For you chief privacy officers and privacy pros out there, will public perception about your data collection be viewed negatively because of this? Will people think your data about them sucks? Should your organization go this route?

On its portal, Acxiom states,

“Ever wonder what kind of information determines the ads you see or the offers you receive? You’ve come to the right place. About The Data brings you answers to questions about the data that fuels marketing and helps ensure you see offers on things that mean the most to you and your family.” I would say, though, that after logging in, I don’t think many of my questions were answered at all.

The fact that Acxiom took this step toward transparency is a good thing, in my opinion, but it doesn’t really assuage my concerns (they also provide an opt-out, which is nice) as a consumer. Are they simply being coy and trying to get me to provide them with more data about myself? Perhaps. With so many inaccuracies and such lack of granularity about my personal data, I walked away feeling relieved and concerned at the same time.

Acxiom’s move, and how it’s received over the next weeks and months, can also serve as a lesson for other privacy pros out there.

As more consumers get more sophisticated about protecting their digital footprint (yes, there is a thousand-pound gorilla wearing an NSA hat sitting in the room as I write this), and as privacy, transparency and accountability continue to grow as business drivers and differentiators, savvy privacy pros are going to think beyond compliance, and will put themselves into the shoes of their consumers. Businesses that truly want to promote privacy and transparency should not simply do so by checking off boxes on a compliance sheet, they should think about what their consumers want and fear, and make sure both are assuaged.

If the end result of is a populace that’s more comfortable knowing the great aggregator in the cloud still doesn’t know how many people live in their homes, let alone what’s in the underwear drawer, other firms may have a blueprint to follow by showing their cards the way Acxiom has done. If the consensus seems to be, however, that all of this tracking can’t even serve up a more appropriate ad, and in fact creates a nuisance, we may see calls for more stringent regulations.

Which is probably what Acxiom was trying to head off at the pass with this move in the first place.

photo credit: brtsergio via photopin cc


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  • comment Christie Dudley • Sep 10, 2013
    I believe your conclusion is flawed because you make the tacit assumption that this is all the data Axciom has on a person. In no way does Axciom represent that the set of data they have collected is complete or comprehensive.
    Reading the announcements surrounding this closely, I noticed that they continually refer to "information about you." At one point they came out and said that they were only including "some" of the information about people. It is a mistake to conclude that because the data they present is so scant that all the concern is for naught.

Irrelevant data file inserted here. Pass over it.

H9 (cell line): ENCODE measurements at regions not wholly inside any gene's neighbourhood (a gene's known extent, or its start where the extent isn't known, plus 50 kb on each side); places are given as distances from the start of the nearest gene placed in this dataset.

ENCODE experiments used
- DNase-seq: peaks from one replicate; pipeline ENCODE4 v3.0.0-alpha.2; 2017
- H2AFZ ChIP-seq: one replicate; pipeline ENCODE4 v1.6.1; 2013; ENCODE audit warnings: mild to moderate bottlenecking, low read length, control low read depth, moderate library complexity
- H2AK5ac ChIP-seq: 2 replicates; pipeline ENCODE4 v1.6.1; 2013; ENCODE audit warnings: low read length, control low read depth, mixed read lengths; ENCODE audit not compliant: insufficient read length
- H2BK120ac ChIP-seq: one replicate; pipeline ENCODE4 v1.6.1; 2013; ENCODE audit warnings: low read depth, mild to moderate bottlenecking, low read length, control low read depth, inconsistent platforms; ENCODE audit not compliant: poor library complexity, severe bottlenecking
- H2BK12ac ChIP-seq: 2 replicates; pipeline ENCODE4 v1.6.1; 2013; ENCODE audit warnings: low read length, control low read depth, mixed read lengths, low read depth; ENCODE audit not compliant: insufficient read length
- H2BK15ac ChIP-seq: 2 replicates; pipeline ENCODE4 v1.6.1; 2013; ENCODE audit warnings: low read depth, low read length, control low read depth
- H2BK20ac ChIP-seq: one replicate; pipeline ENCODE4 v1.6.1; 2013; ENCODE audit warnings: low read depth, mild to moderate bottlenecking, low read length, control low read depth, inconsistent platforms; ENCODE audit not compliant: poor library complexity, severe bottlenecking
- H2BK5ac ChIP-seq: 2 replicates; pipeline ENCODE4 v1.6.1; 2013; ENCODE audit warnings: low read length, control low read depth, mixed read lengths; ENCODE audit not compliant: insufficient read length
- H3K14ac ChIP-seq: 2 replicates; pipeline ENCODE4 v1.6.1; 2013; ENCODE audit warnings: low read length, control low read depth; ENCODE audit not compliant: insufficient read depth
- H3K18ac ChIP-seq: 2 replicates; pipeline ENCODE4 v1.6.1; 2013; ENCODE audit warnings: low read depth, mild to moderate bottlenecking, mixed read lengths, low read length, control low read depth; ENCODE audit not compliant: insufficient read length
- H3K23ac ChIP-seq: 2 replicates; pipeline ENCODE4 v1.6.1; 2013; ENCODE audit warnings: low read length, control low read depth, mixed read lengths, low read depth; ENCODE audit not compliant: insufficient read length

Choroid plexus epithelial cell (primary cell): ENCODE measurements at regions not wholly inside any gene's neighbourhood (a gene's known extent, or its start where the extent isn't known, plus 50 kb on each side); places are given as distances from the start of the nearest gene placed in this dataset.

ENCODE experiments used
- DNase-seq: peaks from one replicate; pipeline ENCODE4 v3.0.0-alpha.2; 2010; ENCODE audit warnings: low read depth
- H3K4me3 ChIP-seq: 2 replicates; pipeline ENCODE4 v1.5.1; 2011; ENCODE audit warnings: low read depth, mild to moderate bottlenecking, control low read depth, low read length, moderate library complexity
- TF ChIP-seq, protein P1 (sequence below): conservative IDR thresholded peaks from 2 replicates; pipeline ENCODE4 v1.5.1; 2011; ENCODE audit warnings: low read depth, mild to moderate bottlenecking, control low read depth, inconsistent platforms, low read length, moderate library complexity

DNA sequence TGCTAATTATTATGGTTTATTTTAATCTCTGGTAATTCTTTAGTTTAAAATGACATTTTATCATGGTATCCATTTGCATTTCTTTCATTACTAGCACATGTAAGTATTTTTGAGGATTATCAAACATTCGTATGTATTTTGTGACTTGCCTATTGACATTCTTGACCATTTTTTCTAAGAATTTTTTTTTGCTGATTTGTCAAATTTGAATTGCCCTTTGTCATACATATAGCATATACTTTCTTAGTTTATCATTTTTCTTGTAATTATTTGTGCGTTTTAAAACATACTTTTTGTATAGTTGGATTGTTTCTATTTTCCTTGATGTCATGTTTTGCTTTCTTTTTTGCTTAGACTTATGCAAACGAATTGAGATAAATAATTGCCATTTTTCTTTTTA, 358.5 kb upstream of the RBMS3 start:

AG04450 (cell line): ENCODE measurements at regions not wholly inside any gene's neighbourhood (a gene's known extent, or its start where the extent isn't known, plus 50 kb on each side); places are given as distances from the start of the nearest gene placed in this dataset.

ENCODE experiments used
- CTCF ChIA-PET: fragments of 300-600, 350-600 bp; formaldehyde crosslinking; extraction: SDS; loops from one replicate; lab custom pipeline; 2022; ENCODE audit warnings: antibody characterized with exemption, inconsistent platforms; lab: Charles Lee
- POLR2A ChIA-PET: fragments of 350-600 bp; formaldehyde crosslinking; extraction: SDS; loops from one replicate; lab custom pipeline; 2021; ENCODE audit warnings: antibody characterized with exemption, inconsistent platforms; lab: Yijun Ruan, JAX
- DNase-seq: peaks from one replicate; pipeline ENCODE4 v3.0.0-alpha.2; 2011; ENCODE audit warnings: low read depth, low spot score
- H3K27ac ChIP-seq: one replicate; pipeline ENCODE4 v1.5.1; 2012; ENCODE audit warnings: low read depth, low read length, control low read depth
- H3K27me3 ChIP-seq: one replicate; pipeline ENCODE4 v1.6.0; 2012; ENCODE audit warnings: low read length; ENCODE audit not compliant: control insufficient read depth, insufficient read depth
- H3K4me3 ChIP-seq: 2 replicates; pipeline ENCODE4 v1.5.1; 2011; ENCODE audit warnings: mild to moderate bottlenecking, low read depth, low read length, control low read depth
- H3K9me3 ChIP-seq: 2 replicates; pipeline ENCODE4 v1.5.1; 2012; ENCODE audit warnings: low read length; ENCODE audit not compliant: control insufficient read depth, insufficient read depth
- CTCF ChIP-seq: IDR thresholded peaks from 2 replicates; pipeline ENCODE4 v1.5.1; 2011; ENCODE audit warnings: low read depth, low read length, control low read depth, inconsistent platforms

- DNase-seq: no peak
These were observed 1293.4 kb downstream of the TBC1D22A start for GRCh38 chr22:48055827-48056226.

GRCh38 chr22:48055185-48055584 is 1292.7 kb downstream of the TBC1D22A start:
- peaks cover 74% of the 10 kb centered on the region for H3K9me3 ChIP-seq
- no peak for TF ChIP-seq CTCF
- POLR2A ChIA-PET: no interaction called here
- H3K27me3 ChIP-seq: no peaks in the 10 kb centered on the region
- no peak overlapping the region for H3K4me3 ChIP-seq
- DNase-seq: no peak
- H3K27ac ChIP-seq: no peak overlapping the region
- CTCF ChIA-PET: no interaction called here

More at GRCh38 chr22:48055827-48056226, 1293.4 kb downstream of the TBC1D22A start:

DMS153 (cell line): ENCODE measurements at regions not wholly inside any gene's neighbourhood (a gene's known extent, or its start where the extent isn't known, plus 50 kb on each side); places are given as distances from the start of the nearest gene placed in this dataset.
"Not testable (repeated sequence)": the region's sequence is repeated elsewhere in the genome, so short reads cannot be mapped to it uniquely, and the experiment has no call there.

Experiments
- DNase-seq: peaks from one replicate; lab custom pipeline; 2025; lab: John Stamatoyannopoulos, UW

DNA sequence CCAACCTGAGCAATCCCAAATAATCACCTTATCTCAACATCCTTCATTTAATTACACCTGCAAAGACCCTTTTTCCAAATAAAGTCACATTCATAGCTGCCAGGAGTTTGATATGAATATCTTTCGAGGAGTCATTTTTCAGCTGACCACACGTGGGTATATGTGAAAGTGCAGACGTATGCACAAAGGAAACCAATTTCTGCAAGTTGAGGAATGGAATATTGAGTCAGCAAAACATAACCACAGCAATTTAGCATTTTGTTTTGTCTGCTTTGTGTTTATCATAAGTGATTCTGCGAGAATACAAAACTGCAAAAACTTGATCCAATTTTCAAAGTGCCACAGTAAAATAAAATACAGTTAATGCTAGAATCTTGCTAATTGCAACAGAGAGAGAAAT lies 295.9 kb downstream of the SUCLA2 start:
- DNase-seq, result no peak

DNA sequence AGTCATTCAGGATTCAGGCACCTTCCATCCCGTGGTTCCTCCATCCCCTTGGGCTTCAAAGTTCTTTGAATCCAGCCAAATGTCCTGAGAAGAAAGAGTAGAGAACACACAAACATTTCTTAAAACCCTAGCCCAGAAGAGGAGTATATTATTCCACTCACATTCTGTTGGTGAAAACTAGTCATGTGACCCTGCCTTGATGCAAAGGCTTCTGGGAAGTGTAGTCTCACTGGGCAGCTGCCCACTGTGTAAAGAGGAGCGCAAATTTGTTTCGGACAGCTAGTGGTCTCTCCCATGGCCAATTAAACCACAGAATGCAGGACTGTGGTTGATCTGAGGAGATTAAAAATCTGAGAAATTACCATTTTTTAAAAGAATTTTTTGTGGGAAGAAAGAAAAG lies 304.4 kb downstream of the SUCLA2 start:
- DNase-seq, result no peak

If I were a data broker in Axciom's position, I would use this as an opportunity to correct data that is questionable about a person. This increases the value of the data they have corrected. I would hold back any information that is either certain, establishes conclusions that might make the data subject uncomfortable or undermine their comfort level in presenting it. They have presented just enough to allow the conclusions you have arrived at, but only if the assumption that it is complete is maintained.
    That said, I cannot access my own data, so have not been able to review it for myself. Apparently, my attempts at preserving my own privacy have been more successful than I anticipated.
  • comment Sam Pfeifle, IAPP Publications Director • Sep 10, 2013
    Hi Christie,
    I think Jed is right there with you, actually. He does not make that tacit assumption - he writes, "at least according to what Acxiom is willing to share through this portal." And he very clearly offers up the idea that this could all be an attempt to get people to share more information:
    "It also seems like Acxiom’s portal is a way to get consumers to clarify their digital selves. Or as one data security professor said to Tanner, “My feeling is that this is bait to get people to clean their data without even paying them.” Check (maybe)"
    I think even with these caveats, the point stands: It's not only that the information is relatively scant, it's that it's often dead wrong. Were this some kind of artful holding back, do you think they have systematically figured out a way to introduce errors into what they show people to make them feel better? And since Jed is arguing that those errors might not actually make people feel better, what do you think the point would be in showing people erroneous information about themselves?
  • comment Jay Libove • Sep 11, 2013
    I jumped onto Axciom's transparency page as soon as it was available, and found that they knew nothing about me at all. Perhaps that's because, years ago, as soon as it became possible, I opted opt of being analyzed by Axciom. (I think I had to send paper to do so, at the time!)  :-)
  • comment I Raicu • Sep 12, 2013
    The fact that much of the collected data is incorrect isn't very comforting as long as the reality remains that decisions about us are being made on the basis of that data.